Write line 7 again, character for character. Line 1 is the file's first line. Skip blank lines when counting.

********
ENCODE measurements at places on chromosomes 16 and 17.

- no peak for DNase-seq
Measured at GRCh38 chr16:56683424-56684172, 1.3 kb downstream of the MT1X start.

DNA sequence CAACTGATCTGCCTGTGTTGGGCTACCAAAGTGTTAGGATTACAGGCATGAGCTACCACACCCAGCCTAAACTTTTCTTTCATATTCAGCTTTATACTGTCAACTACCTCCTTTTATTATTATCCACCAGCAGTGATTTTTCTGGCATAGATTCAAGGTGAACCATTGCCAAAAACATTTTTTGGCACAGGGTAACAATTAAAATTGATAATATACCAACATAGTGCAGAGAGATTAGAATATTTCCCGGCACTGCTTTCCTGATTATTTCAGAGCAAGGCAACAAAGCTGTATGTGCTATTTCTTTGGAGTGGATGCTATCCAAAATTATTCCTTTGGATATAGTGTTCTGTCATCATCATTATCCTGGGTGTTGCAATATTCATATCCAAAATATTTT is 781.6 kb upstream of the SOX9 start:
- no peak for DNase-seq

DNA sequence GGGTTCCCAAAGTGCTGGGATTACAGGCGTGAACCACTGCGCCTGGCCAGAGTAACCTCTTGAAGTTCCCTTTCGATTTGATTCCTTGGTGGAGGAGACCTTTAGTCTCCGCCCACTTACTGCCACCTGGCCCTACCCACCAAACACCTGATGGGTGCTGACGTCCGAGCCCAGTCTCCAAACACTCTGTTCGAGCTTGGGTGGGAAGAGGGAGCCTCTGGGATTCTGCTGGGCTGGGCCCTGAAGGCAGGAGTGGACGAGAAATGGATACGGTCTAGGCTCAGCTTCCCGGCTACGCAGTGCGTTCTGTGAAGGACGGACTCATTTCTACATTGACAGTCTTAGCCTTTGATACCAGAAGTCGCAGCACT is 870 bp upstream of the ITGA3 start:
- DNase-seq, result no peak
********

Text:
- DNase-seq, result no peak